The photographs are in many way remarkable. I have taken part in a few pelagic experiences, the most memorable being in the Benguela current off the southern coast of Africa and in the Humboldt Current thirty to forty kilometres off the west coast of Chile. It probably is not difficult to convince you that trying to keep one's balance in a small boat heaving in the ocean swell with birds appearing and disappearing with frustrating regularity, is not the ideal way to take pictures.




     

     But there is nothing quite like a pelagic and this book has captured much of the excitement of it. Seeing a penguin ashore is a wonderful experience, life-changing almost, but seeing them gliding through the ocean waves with grace and ease, truly in their element, is an encounter that transcends all else.
     This is a thoroughly worthwhile book, well researched and well executed by two seabirds experts of great renown. If only they had been my companions on my pelagics..........

Ocean Birds of the World: A Photo Guide
Steve N. G. Howell and Kirk Zufelt
Paperback - $35.00 - 9780691175010 - 360 pages - 368 colour plates - 114 maps - 5 3/4" x 8 1/4" 
Publication date: 20 August 2019

44 comments:

  1. You must have read a lot of books about birds, David. How many books about birds do you have yourself? I have many gardening books, but I don't know how many. Too many I guess... ;)

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    1. Hi Marit:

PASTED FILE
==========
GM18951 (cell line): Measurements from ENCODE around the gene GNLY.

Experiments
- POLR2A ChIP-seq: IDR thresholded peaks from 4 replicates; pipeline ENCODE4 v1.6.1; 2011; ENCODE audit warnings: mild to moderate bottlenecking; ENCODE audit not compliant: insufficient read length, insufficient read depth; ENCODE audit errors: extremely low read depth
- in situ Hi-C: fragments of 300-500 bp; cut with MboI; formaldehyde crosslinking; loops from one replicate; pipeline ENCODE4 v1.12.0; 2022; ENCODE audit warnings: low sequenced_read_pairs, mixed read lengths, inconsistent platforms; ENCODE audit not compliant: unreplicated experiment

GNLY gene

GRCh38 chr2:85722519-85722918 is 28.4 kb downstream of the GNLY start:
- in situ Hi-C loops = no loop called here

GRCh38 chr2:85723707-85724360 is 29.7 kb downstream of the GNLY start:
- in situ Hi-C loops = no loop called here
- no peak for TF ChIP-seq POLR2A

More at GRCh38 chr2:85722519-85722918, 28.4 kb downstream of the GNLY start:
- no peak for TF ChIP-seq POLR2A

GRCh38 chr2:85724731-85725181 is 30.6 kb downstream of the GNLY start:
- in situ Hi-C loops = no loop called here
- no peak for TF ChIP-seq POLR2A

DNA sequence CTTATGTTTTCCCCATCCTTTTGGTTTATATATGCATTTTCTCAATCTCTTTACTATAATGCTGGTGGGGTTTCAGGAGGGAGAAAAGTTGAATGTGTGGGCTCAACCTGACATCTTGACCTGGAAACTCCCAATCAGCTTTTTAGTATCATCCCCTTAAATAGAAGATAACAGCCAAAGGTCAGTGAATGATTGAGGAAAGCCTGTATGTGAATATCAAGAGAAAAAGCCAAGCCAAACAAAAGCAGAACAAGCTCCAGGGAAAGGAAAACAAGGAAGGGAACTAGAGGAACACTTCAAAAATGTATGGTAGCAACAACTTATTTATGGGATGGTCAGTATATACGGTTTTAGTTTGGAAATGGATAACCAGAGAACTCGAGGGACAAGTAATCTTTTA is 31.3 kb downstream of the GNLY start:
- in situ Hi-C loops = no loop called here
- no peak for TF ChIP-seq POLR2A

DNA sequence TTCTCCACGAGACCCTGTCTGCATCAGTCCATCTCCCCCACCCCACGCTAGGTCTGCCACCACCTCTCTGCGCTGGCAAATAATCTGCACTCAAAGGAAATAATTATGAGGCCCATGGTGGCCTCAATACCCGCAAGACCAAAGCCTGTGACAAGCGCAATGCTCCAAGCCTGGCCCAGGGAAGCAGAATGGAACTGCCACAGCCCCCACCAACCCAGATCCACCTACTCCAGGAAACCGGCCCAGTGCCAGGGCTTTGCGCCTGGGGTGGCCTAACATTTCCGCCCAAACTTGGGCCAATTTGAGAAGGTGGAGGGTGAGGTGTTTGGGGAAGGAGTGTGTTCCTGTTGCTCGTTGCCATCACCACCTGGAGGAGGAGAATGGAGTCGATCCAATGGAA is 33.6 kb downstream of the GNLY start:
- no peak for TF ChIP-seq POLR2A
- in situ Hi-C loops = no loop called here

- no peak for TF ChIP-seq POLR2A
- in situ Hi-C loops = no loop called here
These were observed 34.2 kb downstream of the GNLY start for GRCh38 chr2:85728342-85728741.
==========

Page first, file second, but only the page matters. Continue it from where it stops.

I have a lot of books! Somewhere around six hundred devoted to birds and bird topics and about two hundred concerning other aspects of natural history - insects, mammals, trees, wildflowers, ecology etc. Never too many, however! And then we have all the novels, books of poetry and so on!

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  2. Guilty, your Honour!
    I've only recently got to grips with the abbreviations and symbols that accompany each bird in the little handbook I use in the field! I did immediately recognise the Northern Fulmar in your photograph though!

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  3. Otro gran libro nos presentas querido amigo David, aunque mi experiencia en el campo de las “aves oceánicas del mundo “ sea la de un lego en esa materia, por la descripción que has formulado del libro, no deja de ser una gran obra interesante y de gran valor didáctico y documental. No cabe la menor duda que en tu apreciación sobre ella y en tu análisis dejas muy claro que es un gran material de consulta.